I was happy to discover major media dose of reality in Maybe It’s Time For Plan C in yesterday’s NYTimes.com. While it’s so much more popular to talk about entrepreneurship as a matter of passion and persistence and living the dream, I think it’s also important to recognize that failure is common, and failure can be miserable.
The Plan C in the title is a reference to Plan B as people moving out of their corporate jobs to start there own business. Alex Williams sets the scene with the glamor of the post-recession entrepreneur:
In recent years, a wave of white-collar professionals has seized on a moribund job market, a swelling enthusiasm for all things artisanal and the growing sense that work should have meaning to cut ties with the corporate grind and chase second careers as chocolatiers, bed-and-breakfast proprietors and organic farmers.
Indeed, since the dawn of the Great Recession, more Americans have started businesses 565,000 of them a month in 2010 than at any period in the last decade and a half, according to the Kauffman Foundation, which tracks statistics on entrepreneurship in the United States.
The lures are obvious: freedom, fulfillment. The highs can be high.
And if you pause to reflect, there’s a whole lot of that new entrepreneurship going on. And I’m all in favor. I post a lot about starting your own business in this blog and elsewhere, and I’m a frequent recommender of books like Pamela Slim’s Escape from Cubicle Nation or Melinda Emerson’s Become Your Own Boss ; not to mention my own book 3 Weeks to Startup . But all of those books temper the optimism with reality and planning. And that’s what Alex adds in the piece yesterday: the other side of the picture.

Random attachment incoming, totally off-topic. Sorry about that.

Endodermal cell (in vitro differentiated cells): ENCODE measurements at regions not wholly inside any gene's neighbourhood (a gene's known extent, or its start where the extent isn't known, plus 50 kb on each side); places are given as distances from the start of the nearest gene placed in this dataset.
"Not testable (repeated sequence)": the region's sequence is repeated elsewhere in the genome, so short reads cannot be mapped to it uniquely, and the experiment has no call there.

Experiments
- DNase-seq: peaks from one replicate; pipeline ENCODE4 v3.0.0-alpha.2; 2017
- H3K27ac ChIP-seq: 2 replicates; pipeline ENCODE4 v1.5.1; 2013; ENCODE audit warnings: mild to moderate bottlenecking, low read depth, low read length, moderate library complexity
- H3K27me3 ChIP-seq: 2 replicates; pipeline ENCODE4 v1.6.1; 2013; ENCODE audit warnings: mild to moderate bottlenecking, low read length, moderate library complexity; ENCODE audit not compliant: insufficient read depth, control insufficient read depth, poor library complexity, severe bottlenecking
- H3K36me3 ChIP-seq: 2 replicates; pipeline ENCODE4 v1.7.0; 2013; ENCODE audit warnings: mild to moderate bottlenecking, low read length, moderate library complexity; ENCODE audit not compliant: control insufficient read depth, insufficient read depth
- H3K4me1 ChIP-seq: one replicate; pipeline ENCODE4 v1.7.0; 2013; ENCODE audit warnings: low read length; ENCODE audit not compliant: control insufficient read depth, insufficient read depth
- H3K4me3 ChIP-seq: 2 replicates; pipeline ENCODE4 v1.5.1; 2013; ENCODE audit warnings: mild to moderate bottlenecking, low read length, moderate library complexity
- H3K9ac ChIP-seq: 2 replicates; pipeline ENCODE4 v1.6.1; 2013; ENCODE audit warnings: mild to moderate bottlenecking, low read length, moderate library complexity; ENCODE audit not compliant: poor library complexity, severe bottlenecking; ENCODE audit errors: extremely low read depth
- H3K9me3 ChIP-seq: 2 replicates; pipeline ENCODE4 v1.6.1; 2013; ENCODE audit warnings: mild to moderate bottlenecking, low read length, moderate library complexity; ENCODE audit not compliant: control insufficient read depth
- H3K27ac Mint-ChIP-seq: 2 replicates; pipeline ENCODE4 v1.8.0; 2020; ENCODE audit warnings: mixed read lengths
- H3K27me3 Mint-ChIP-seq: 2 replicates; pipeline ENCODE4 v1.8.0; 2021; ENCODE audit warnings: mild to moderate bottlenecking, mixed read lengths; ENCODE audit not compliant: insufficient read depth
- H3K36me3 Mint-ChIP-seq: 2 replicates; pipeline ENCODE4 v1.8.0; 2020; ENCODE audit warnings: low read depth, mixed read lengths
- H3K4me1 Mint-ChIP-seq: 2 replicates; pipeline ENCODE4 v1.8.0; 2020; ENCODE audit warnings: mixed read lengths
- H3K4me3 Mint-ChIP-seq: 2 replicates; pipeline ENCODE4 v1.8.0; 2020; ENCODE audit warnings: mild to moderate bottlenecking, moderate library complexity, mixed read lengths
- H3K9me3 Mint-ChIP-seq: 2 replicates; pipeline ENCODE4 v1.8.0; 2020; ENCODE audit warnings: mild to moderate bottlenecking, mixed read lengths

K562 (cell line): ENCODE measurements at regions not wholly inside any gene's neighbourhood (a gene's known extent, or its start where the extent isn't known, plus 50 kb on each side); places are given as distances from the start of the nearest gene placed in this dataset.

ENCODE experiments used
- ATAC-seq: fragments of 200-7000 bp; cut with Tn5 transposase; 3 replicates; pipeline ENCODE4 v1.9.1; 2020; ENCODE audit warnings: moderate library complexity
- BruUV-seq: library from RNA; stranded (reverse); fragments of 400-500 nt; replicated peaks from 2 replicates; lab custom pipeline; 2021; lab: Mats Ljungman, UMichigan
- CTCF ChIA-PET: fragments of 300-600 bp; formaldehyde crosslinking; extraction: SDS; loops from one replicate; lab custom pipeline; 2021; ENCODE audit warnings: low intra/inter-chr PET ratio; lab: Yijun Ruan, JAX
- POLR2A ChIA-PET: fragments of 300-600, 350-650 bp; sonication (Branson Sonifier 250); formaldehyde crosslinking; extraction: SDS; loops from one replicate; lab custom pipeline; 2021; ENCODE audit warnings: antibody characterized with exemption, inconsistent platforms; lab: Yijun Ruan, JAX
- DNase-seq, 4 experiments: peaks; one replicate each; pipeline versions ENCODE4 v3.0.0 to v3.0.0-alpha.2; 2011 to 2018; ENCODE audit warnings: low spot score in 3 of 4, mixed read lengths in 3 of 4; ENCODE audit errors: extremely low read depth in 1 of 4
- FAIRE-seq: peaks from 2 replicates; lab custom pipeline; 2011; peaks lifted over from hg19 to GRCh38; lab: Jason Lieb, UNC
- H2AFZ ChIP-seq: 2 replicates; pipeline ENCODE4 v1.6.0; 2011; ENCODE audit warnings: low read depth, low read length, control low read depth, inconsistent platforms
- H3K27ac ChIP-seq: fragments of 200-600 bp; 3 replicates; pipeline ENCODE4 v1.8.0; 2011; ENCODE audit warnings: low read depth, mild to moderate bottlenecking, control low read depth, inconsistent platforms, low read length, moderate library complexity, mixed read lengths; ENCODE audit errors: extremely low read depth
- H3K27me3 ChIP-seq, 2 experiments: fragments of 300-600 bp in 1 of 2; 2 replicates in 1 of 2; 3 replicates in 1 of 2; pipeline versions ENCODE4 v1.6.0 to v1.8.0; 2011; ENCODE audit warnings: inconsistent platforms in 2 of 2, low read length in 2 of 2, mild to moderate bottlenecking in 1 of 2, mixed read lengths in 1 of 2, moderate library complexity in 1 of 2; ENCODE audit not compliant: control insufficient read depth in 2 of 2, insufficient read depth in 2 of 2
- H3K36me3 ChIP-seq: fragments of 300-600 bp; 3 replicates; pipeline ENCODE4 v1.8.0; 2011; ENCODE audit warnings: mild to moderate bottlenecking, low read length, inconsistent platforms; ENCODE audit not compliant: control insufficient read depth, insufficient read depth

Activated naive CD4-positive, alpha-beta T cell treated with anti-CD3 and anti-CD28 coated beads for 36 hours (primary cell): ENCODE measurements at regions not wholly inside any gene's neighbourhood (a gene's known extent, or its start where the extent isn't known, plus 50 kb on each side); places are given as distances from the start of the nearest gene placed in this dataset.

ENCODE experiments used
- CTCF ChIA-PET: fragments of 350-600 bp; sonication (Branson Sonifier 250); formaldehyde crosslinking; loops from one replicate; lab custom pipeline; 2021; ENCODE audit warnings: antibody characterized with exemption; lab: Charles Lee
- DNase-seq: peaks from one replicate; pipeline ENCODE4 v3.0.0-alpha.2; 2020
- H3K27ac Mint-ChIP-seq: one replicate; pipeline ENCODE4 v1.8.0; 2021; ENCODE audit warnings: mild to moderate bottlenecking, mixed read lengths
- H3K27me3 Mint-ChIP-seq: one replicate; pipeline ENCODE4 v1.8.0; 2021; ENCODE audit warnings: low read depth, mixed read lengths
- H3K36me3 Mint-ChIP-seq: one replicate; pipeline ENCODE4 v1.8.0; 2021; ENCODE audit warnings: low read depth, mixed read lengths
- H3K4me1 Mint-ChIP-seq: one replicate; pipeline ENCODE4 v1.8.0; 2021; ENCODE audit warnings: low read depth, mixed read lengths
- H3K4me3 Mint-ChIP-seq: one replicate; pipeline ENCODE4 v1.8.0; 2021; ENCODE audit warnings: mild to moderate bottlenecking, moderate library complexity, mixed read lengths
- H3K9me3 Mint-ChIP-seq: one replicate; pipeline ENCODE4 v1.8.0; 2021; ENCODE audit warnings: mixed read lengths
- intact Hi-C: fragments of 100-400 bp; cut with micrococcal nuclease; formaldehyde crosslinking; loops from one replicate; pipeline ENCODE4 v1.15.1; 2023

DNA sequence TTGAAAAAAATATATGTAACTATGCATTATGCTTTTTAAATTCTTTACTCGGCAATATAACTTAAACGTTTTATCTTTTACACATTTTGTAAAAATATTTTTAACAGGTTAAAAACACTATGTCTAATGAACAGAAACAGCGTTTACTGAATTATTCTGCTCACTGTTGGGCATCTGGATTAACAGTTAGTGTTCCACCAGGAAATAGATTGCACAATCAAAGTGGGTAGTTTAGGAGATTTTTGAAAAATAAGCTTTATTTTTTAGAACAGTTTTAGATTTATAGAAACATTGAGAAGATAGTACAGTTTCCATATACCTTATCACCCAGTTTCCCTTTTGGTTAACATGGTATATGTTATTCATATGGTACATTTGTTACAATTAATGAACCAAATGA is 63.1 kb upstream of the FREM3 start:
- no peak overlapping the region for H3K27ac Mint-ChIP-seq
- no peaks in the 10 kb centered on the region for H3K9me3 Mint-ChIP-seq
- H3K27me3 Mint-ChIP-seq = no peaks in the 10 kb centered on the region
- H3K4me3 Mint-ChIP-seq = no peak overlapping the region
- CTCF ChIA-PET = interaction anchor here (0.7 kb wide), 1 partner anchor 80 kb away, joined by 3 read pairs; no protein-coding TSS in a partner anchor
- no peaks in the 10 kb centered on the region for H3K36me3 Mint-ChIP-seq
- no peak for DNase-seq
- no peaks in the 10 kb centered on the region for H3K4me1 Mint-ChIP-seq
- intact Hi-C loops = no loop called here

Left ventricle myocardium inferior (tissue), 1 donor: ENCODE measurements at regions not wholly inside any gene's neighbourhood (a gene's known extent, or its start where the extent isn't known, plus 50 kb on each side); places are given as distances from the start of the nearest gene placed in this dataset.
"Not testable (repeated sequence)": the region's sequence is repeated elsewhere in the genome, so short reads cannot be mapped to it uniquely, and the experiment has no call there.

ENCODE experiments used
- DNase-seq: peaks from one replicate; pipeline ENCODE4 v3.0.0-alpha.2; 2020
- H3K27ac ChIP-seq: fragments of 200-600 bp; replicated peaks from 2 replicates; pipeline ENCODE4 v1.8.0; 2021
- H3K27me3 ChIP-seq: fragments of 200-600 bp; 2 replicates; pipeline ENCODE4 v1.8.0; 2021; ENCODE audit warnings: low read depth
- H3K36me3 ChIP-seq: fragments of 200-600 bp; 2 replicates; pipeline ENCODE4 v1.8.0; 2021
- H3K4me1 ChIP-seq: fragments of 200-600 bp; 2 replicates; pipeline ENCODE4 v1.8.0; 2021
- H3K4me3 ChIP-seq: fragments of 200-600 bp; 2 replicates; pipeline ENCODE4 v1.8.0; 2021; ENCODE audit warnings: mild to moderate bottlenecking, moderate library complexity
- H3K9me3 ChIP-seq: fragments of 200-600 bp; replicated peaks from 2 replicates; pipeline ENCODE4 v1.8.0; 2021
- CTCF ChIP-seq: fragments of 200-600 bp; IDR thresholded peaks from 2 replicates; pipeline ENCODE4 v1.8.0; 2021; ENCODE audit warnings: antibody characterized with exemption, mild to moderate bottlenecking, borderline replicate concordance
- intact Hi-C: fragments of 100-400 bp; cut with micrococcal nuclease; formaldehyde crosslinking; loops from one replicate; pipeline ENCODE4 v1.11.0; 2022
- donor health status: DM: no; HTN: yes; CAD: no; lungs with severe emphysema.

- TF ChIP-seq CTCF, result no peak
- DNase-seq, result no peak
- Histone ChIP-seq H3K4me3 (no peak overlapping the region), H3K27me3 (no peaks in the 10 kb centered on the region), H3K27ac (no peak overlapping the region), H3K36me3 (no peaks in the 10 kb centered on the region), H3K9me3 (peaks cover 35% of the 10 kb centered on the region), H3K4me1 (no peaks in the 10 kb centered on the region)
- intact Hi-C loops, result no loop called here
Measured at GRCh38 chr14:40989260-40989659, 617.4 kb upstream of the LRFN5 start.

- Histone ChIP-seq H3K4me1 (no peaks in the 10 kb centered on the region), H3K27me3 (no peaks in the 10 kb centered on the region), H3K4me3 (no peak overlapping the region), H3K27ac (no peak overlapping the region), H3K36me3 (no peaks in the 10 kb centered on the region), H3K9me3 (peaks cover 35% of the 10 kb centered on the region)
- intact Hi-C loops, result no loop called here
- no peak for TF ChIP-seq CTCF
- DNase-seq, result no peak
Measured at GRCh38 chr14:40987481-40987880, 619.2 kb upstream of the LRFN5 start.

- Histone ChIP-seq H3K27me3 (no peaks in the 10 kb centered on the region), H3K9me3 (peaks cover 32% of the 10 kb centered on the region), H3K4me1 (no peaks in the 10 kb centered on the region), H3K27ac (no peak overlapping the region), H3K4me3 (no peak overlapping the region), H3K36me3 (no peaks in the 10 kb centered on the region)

But career switchers have found that going solo comes with its own pitfalls: a steep learning curve, no security, physical exhaustion and emotional meltdowns. The dream job is a “job” as much as it is a “dream.”
Many are surprised to find the hours and work grueling.
Amen to that. I say yes to those who want to start their own business, but a careful, fully aware yes. Go into it with your eyes open. As this piece in the New York Times concludes:
Plan B, it turns out, is a lot harder than it seems.
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